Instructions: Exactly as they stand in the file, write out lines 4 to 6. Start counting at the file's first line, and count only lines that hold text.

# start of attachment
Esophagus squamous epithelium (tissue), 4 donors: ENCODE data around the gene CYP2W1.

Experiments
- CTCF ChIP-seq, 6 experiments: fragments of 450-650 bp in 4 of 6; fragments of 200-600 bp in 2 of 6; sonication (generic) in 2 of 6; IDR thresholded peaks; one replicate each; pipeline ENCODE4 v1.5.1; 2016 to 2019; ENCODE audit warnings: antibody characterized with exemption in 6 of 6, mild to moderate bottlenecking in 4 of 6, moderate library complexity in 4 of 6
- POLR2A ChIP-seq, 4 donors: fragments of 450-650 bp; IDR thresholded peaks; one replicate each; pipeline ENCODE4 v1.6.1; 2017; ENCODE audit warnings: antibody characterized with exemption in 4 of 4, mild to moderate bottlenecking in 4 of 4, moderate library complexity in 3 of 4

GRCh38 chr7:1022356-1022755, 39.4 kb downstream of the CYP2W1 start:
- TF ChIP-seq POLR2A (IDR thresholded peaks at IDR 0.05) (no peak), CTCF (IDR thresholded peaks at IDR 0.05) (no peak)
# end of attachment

- POLR2A ChIP-seq, 4 donors: fragments of 450-650 bp; IDR thresholded peaks; one replicate each; pipeline ENCODE4 v1.6.1; 2017; ENCODE audit warnings: antibody characterized with exemption in 4 of 4, mild to moderate bottlenecking in 4 of 4, moderate library complexity in 3 of 4

GRCh38 chr7:1022356-1022755, 39.4 kb downstream of the CYP2W1 start:
- TF ChIP-seq POLR2A (IDR thresholded peaks at IDR 0.05) (no peak), CTCF (IDR thresholded peaks at IDR 0.05) (no peak)